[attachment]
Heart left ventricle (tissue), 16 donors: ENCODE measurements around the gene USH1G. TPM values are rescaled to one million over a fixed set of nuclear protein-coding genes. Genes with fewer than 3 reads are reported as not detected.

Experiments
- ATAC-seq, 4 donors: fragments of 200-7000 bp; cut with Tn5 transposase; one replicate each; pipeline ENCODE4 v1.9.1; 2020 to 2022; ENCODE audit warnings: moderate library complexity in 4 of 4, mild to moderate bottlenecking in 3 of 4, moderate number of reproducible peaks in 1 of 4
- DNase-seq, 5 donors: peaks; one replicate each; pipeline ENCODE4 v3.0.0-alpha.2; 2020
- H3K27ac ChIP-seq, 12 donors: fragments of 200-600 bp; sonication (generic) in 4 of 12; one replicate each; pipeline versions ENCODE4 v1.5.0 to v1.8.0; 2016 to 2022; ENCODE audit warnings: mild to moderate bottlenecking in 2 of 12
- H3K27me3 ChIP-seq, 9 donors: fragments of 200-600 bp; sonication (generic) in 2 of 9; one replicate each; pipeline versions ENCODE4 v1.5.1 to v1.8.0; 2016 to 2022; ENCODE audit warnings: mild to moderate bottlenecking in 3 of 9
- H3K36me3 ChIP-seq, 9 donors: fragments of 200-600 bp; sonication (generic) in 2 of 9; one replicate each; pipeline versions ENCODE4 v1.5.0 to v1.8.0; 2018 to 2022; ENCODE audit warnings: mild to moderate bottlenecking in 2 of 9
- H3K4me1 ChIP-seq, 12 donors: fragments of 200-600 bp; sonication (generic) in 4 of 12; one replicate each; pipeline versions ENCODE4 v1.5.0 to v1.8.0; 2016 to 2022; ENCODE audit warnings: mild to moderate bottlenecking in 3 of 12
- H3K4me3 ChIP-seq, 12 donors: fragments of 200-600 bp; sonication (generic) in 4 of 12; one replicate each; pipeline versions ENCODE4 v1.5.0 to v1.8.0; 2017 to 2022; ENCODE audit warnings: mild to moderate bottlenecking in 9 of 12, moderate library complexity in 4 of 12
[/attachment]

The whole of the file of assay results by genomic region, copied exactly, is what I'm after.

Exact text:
Heart left ventricle (tissue), 16 donors: ENCODE measurements around the gene USH1G. TPM values are rescaled to one million over a fixed set of nuclear protein-coding genes. Genes with fewer than 3 reads are reported as not detected.

Experiments
- ATAC-seq, 4 donors: fragments of 200-7000 bp; cut with Tn5 transposase; one replicate each; pipeline ENCODE4 v1.9.1; 2020 to 2022; ENCODE audit warnings: moderate library complexity in 4 of 4, mild to moderate bottlenecking in 3 of 4, moderate number of reproducible peaks in 1 of 4
- DNase-seq, 5 donors: peaks; one replicate each; pipeline ENCODE4 v3.0.0-alpha.2; 2020
- H3K27ac ChIP-seq, 12 donors: fragments of 200-600 bp; sonication (generic) in 4 of 12; one replicate each; pipeline versions ENCODE4 v1.5.0 to v1.8.0; 2016 to 2022; ENCODE audit warnings: mild to moderate bottlenecking in 2 of 12
- H3K27me3 ChIP-seq, 9 donors: fragments of 200-600 bp; sonication (generic) in 2 of 9; one replicate each; pipeline versions ENCODE4 v1.5.1 to v1.8.0; 2016 to 2022; ENCODE audit warnings: mild to moderate bottlenecking in 3 of 9
- H3K36me3 ChIP-seq, 9 donors: fragments of 200-600 bp; sonication (generic) in 2 of 9; one replicate each; pipeline versions ENCODE4 v1.5.0 to v1.8.0; 2018 to 2022; ENCODE audit warnings: mild to moderate bottlenecking in 2 of 9
- H3K4me1 ChIP-seq, 12 donors: fragments of 200-600 bp; sonication (generic) in 4 of 12; one replicate each; pipeline versions ENCODE4 v1.5.0 to v1.8.0; 2016 to 2022; ENCODE audit warnings: mild to moderate bottlenecking in 3 of 12
- H3K4me3 ChIP-seq, 12 donors: fragments of 200-600 bp; sonication (generic) in 4 of 12; one replicate each; pipeline versions ENCODE4 v1.5.0 to v1.8.0; 2017 to 2022; ENCODE audit warnings: mild to moderate bottlenecking in 9 of 12, moderate library complexity in 4 of 12